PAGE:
MANILA -- Filipinos in Hong Kong should stay away from areas where authorities and protesters clashed over a Beijing-backed plan to allow extraditions to China, the Department of Foreign Affairs (DFA) said Thursday.
Clashes that have injured some 70 people erupted Wednesday, hours after tens of thousands of protesters seized key arteries in the city and surrounded its parliament, forcing lawmakers to postpone a debate on the proposed law.
The Philippine Consulate asked Filipinos to "keep away from demonstration areas which are generally concentrated outside the government central offices, particularly the Legislative Complex, in Admiralty and in Tamar Park," said the DFA.
Filipinos should also "exercise extreme caution and vigilance," the agency said in a statement.
The public should consider rescheduling transactions at the Philippine Consulate located near demonstration sites, and stay tuned to media reports, according to the statement.
Police earlier used tear gas, rubber bullets and batons to battle crowds of black-clad demonstrators -- most of them young people and students -- demanding authorities scrap the Beijing-backed law.
The scenes echoed the pro-democracy "Umbrella Movement" of 2014 where protesters calling for greater democratic rights shut down swathes of the city for 2 months and battled police, but won no concessions from Beijing.
Hong Kong Chief Executive Carrie Lam, who is championing the law's passage, described the protests as "organized riots" and called for calm to be restored.
"The rioting actions that damage peaceful society, ignoring law and discipline is unacceptable for any civilized societies," she said in a video statement.
International concern grew with the European Union saying that Hong Kong rights "need to be respected," while US President Donald Trump said he hoped the protesters can "work it out" with Beijing.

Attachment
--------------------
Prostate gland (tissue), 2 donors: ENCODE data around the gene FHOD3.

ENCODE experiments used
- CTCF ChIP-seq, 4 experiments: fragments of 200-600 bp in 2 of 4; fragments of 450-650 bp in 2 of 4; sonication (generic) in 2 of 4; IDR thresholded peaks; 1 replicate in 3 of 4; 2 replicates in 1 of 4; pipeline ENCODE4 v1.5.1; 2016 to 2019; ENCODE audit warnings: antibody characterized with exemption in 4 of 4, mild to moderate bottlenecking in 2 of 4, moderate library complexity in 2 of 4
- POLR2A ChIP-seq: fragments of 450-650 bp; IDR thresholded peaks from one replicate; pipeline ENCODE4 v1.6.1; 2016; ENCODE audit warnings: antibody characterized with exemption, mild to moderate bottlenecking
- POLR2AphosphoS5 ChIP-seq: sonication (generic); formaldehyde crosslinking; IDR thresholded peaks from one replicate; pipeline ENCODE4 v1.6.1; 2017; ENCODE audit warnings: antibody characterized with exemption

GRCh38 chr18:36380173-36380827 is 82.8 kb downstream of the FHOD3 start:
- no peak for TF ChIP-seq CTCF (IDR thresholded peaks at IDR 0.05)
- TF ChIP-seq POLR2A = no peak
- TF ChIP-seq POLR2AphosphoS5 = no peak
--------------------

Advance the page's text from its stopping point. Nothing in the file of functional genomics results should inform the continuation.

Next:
Hong Kong has been convulsed by political unrest in recent years as fears surge that Beijing is trying to stamp on the city's unique freedoms and culture.
But Wednesday's violence was an unprecedented escalation of the conflict.
"In terms of the level of violence, today has been the most serious since the 1997 handover," political analyst Dixon Sing told AFP, citing the sustained use of tear gas, rubber bullets and bean bag rounds, as well as the willingness of protesters to take on the police.
The proposed law would allow Hong Kong to send suspects to other jurisdictions around the world -- including China.
Hong Kong's leaders say it is needed to plug loopholes and to stop the city being a sanctuary for fugitives. They say safeguards are in place to ensure that political critics of Beijing will not be targeted.
But it is deeply unpopular, with fears people will become entangled in the mainland's opaque courts, leaving them vulnerable to a justice system seen as acting at the behest of the Chinese Communist Party.
Opposition to the bill has united an unusually wide cross-section of the city, from influential businessmen and lawyers, to religious groups, student unions and workers.
With a report from Agence France-Presse